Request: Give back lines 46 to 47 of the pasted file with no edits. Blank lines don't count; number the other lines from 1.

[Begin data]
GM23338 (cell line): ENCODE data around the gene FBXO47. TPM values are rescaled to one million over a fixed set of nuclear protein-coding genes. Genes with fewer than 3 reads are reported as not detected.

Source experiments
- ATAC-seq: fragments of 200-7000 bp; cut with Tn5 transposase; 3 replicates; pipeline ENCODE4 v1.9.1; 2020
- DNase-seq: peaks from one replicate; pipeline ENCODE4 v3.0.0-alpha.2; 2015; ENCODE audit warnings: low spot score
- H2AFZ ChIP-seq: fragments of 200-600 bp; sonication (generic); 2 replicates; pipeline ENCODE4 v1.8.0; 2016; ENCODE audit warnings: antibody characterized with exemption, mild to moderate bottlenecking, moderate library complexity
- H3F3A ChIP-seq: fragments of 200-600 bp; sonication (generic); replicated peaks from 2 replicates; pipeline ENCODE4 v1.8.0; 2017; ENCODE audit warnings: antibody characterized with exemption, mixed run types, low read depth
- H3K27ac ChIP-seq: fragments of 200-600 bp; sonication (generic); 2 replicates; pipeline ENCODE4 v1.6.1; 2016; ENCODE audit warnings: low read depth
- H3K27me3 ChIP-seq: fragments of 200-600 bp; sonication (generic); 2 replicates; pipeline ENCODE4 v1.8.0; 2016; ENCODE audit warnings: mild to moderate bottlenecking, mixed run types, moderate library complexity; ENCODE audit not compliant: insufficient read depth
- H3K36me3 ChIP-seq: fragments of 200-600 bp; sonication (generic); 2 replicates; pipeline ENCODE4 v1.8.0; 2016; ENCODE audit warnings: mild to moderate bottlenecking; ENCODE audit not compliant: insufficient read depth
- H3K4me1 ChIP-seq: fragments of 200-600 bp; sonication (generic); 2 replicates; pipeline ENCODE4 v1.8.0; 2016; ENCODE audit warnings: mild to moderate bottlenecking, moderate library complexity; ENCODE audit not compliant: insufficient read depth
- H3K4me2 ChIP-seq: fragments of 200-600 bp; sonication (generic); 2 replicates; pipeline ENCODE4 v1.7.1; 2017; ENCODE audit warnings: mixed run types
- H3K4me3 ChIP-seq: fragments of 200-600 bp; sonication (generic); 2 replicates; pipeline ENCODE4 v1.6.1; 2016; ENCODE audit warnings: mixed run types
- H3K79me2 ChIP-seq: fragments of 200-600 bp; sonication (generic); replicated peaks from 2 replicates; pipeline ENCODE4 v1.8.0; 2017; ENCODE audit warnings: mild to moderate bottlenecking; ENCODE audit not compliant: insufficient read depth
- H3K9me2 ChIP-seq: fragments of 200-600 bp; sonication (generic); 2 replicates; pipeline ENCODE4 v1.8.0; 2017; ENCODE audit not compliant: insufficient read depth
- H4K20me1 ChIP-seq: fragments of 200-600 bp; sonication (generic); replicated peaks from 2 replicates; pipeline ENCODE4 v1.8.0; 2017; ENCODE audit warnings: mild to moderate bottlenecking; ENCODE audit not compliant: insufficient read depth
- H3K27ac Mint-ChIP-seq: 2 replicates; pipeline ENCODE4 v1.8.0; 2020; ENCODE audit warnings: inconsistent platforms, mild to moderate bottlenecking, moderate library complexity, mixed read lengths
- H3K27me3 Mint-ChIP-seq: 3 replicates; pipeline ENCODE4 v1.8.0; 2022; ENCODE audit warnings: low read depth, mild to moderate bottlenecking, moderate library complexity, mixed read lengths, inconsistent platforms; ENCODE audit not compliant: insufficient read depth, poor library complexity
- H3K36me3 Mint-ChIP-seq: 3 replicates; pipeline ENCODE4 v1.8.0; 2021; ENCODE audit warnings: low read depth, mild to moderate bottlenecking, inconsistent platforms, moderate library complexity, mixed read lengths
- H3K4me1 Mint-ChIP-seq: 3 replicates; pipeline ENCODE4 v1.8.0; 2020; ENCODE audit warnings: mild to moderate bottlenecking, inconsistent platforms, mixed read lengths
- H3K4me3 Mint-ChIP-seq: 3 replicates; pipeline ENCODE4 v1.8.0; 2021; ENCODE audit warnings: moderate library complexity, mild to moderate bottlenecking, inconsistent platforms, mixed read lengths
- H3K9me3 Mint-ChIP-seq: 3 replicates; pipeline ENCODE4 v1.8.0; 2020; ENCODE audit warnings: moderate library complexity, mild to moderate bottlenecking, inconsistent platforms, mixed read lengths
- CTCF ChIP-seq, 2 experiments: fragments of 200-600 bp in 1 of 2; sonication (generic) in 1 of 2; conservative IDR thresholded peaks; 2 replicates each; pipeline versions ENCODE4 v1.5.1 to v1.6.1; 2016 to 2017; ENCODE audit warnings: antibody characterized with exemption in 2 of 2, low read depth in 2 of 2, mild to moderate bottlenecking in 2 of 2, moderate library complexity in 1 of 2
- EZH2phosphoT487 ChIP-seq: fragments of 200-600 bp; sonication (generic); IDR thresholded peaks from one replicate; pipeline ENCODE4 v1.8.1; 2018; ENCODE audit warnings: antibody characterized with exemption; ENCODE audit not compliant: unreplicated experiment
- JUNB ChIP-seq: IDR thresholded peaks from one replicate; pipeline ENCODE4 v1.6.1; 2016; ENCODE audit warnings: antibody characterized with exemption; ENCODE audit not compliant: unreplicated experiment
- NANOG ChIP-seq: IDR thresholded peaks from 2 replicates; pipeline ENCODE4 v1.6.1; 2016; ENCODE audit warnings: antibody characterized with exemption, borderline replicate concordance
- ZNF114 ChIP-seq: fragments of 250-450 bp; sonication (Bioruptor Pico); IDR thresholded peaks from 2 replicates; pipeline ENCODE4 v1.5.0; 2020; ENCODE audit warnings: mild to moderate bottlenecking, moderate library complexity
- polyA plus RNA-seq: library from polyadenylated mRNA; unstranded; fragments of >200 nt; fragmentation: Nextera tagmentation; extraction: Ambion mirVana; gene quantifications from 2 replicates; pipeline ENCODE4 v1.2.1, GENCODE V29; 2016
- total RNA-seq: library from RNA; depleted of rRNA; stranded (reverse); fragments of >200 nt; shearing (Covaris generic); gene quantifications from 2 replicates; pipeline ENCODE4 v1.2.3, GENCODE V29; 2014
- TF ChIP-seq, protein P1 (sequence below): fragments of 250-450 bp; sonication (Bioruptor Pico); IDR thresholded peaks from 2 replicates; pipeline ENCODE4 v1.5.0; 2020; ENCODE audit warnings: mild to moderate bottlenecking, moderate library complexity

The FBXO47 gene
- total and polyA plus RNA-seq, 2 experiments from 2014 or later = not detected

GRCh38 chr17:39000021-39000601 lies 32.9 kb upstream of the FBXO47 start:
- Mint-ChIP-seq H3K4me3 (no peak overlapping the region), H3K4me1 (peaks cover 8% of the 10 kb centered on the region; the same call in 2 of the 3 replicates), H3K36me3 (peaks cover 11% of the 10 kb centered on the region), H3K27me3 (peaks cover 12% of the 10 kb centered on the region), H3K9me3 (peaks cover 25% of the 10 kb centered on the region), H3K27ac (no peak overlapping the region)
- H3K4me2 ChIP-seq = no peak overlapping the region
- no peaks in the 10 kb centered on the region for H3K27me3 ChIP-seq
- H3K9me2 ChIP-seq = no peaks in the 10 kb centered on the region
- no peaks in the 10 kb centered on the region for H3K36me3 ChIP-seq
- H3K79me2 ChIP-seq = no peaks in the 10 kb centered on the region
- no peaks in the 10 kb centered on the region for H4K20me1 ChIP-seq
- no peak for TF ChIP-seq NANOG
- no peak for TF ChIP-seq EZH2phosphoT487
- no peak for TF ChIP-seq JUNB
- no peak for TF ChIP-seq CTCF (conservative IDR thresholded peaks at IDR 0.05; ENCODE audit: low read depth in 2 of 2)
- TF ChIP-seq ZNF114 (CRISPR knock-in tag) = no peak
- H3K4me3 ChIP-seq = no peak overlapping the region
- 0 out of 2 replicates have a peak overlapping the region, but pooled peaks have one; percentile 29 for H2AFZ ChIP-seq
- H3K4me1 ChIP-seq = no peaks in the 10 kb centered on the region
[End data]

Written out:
- 0 out of 2 replicates have a peak overlapping the region, but pooled peaks have one; percentile 29 for H2AFZ ChIP-seq
- H3K4me1 ChIP-seq = no peaks in the 10 kb centered on the region